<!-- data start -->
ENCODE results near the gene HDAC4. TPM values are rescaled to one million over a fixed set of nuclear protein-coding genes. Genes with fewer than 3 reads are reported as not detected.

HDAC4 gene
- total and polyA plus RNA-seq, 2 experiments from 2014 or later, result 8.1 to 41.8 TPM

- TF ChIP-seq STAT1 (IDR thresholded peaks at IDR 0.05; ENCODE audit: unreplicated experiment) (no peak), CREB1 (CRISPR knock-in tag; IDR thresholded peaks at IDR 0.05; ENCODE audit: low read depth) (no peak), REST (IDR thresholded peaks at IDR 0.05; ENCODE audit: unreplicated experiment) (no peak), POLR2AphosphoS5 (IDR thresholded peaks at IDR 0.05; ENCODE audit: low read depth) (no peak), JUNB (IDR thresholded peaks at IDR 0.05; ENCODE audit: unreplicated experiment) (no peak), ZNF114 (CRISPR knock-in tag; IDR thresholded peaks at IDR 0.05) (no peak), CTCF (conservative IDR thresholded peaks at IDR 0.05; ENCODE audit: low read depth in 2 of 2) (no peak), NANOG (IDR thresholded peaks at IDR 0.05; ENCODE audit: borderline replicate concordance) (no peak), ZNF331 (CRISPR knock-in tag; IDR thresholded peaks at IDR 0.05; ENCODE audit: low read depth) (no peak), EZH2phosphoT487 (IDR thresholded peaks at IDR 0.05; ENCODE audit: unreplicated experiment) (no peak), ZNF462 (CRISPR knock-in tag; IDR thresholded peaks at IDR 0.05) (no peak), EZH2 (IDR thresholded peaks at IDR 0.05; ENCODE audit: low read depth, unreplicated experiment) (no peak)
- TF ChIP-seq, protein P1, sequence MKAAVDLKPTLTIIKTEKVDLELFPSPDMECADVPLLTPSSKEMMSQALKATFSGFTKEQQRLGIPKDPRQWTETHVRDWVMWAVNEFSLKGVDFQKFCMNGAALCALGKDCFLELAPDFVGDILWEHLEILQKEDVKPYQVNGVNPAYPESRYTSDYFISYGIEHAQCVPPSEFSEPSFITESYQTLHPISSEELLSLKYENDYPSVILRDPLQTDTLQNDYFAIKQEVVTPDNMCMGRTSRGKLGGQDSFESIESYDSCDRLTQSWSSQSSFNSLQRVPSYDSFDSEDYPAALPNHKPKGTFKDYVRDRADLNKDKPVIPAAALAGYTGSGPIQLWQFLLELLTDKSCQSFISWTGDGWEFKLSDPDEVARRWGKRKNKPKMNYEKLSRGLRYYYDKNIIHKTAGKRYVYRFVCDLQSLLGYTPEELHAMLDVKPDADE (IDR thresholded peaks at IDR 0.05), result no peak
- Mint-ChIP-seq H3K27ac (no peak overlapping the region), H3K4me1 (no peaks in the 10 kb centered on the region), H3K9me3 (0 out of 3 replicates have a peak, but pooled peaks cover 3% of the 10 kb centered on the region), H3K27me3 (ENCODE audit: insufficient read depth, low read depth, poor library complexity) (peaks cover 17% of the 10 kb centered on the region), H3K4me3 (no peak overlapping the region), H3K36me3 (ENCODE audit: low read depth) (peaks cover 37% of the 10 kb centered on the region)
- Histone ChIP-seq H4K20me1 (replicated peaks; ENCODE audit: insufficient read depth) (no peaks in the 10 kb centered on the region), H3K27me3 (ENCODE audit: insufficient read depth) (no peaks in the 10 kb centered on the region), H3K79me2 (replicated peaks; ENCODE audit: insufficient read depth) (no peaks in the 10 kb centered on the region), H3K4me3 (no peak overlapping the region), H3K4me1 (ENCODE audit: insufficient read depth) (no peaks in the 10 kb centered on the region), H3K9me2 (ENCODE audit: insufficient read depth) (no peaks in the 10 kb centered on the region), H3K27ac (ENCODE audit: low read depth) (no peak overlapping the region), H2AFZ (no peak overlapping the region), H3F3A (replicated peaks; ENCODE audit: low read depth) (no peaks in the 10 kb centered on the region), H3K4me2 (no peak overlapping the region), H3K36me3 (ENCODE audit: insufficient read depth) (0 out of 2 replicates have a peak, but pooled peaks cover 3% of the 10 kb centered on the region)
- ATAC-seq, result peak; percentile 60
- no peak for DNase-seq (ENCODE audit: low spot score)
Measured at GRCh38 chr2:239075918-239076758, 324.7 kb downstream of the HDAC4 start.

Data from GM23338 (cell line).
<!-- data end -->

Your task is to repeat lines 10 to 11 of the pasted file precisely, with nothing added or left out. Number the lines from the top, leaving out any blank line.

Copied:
Measured at GRCh38 chr2:239075918-239076758, 324.7 kb downstream of the HDAC4 start.

Data from GM23338 (cell line).